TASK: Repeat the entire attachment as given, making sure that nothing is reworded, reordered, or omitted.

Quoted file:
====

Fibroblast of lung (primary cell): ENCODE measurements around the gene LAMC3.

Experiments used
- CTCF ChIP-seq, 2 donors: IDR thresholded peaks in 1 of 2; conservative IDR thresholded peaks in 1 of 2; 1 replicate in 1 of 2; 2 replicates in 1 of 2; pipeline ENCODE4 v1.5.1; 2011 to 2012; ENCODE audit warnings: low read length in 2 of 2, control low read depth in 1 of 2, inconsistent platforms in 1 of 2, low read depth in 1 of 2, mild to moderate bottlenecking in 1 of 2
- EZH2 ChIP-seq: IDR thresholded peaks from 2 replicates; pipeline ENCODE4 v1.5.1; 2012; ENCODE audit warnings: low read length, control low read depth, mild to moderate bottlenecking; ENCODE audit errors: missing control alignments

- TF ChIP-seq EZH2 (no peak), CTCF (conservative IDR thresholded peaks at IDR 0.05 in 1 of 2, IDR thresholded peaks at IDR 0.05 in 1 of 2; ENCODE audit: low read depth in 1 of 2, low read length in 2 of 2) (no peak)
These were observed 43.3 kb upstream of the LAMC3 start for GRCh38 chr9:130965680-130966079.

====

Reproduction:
Fibroblast of lung (primary cell): ENCODE measurements around the gene LAMC3.

Experiments used
- CTCF ChIP-seq, 2 donors: IDR thresholded peaks in 1 of 2; conservative IDR thresholded peaks in 1 of 2; 1 replicate in 1 of 2; 2 replicates in 1 of 2; pipeline ENCODE4 v1.5.1; 2011 to 2012; ENCODE audit warnings: low read length in 2 of 2, control low read depth in 1 of 2, inconsistent platforms in 1 of 2, low read depth in 1 of 2, mild to moderate bottlenecking in 1 of 2
- EZH2 ChIP-seq: IDR thresholded peaks from 2 replicates; pipeline ENCODE4 v1.5.1; 2012; ENCODE audit warnings: low read length, control low read depth, mild to moderate bottlenecking; ENCODE audit errors: missing control alignments

- TF ChIP-seq EZH2 (no peak), CTCF (conservative IDR thresholded peaks at IDR 0.05 in 1 of 2, IDR thresholded peaks at IDR 0.05 in 1 of 2; ENCODE audit: low read depth in 1 of 2, low read length in 2 of 2) (no peak)
These were observed 43.3 kb upstream of the LAMC3 start for GRCh38 chr9:130965680-130966079.